o Simple rebellion lang yung charge against Enrile and the Panlilio spouses, so they are
entitled to bail before conviction as a matter of right.
o Bail was remanded to Judge Salazar to fix the amount. Once the bail is fixed by Judge
Salazar, the corresponding bail bond with this Court shall become functus oficio (fulfilled
already so no more further force or effect).

_______________________________

IMPORTANT NOTES

Revised Penal Code Article 48. Penalty for complex crimes. - When a single act constitutes two or
more grave or less grave felonies, or when an offense is a necessary means for committing the other,
the penalty for the most serious crime shall be imposed, the same to be applied in the maximum
period.

LEGAL HISTORY AND THEORY OF THE CASE: Concepts of PEOPLE VS HERNANDEZ (1956)
Prosecution's argument (People): Hernandez is charged and convicted of rebellion
complexed with murder, arsons and robbery.
Defense's argument (Hernandez): Rebellion cannot be complexed with murder, arson or
robbery.
Common crimes, when perpetrated to further a political offense, assume the political
complexion of the MAIN crime of which the common crimes are MERE INGREDIENTS of.
This means that they CANNOT be punished separately from the MAIN offense or complexed
with the same to justify a GRAVER penalty. (Note: Political crimes are those directly aimed at the political order, as
well as such common crimes as may be committed to achieve a political purpose. The decisive factor is the intent or motive.)
There is one other fundamental reason why Art. 48 cannot be applied to the Hernandez
case: If murder were not complexed with rebellion, the absence of aggravating circumstances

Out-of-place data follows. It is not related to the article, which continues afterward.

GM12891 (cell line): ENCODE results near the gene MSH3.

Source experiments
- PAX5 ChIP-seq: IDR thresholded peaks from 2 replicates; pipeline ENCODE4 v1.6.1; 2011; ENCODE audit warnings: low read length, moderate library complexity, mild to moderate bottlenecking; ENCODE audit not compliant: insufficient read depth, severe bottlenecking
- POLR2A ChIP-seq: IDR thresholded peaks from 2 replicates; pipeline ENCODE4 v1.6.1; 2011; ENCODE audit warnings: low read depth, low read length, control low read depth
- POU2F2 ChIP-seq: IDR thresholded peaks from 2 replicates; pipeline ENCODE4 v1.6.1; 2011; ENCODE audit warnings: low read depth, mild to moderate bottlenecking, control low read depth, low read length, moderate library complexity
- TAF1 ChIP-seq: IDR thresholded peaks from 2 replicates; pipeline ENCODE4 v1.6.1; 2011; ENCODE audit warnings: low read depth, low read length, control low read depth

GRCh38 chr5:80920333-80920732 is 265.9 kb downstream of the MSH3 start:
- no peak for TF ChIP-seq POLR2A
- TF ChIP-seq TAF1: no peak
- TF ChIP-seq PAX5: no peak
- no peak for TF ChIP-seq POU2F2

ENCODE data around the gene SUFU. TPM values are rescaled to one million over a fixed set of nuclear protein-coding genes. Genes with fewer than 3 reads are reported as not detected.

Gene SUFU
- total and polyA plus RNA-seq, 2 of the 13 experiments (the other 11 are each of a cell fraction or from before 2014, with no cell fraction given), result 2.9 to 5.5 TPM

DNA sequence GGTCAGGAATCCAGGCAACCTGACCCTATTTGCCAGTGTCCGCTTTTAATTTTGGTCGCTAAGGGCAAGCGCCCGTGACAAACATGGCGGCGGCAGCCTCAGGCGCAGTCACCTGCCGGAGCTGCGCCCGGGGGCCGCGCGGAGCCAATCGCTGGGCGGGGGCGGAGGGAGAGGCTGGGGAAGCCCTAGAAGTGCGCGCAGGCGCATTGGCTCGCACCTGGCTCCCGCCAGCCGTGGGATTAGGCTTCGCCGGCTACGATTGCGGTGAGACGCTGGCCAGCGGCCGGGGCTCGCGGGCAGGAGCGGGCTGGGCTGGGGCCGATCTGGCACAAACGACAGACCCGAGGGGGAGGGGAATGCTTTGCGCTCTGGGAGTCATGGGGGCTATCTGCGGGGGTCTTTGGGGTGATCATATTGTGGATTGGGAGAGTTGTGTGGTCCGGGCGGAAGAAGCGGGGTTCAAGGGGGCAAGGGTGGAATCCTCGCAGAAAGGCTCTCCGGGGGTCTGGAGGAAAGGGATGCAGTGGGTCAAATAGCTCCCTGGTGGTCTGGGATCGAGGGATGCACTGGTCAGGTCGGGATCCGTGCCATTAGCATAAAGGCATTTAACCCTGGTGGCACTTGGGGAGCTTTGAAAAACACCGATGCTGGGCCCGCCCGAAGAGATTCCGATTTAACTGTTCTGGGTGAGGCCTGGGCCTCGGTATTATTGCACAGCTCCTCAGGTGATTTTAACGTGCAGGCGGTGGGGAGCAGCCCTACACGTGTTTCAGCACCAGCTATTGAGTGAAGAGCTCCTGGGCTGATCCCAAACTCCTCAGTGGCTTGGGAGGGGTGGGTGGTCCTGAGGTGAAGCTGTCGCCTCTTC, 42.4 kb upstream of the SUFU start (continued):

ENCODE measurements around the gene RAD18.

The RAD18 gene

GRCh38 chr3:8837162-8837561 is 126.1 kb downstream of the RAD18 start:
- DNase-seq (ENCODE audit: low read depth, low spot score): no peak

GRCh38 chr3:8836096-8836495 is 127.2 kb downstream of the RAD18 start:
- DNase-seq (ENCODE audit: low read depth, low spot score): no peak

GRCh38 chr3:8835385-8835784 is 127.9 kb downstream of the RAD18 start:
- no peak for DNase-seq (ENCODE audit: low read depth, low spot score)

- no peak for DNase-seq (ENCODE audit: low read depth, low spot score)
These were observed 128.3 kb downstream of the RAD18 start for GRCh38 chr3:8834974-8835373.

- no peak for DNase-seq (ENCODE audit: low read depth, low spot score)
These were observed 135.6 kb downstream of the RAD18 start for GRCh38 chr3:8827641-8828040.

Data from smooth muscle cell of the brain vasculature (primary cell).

would mean that extreme penalty could not be imposed upon him. However, under Art. 48,
said penalty would have to be meted out to him, even in the absence of an aggravating
circumstance. Thus, Art 48 would be unfavorable to the movant.
Art. 48 was enacted for the purpose of favoring the culprit, not of sentencing him to a
penalty more severe than that which would be proper if several acts performed by him were
punished separately.
Art. 48 has a BENEVOLENT spirit. When 2 or more crimes are the result of a single act, the
offender is deemed less perverse than when he commits said crimes through separate and
distinct acts.
o Instead of sentencing him for each crime independently from the other, he must
suffer the maximum of the penalty for the more serious one, on the assumption that
it is less grave than the sum total of the separate penalties for each offense.
If one act constitutes two or more offenses, there can be no reason to inflict a punishment
graver than that prescribed for each one of the said offenses put together.
Art. 48's purpose is to prescribe a penalty LOWER than the aggregate of the penalties for
each offense, if imposed separately.
Hernandez's murders, arsons and robberies are mere ingredients of the crime of rebellion. So
it's simple rebellion, NOT complex crime of rebellion with multiple murder, arsons and
robberies.
Motion for bail for Amado V. Hernandez is granted because it won't jeopardize security of
state.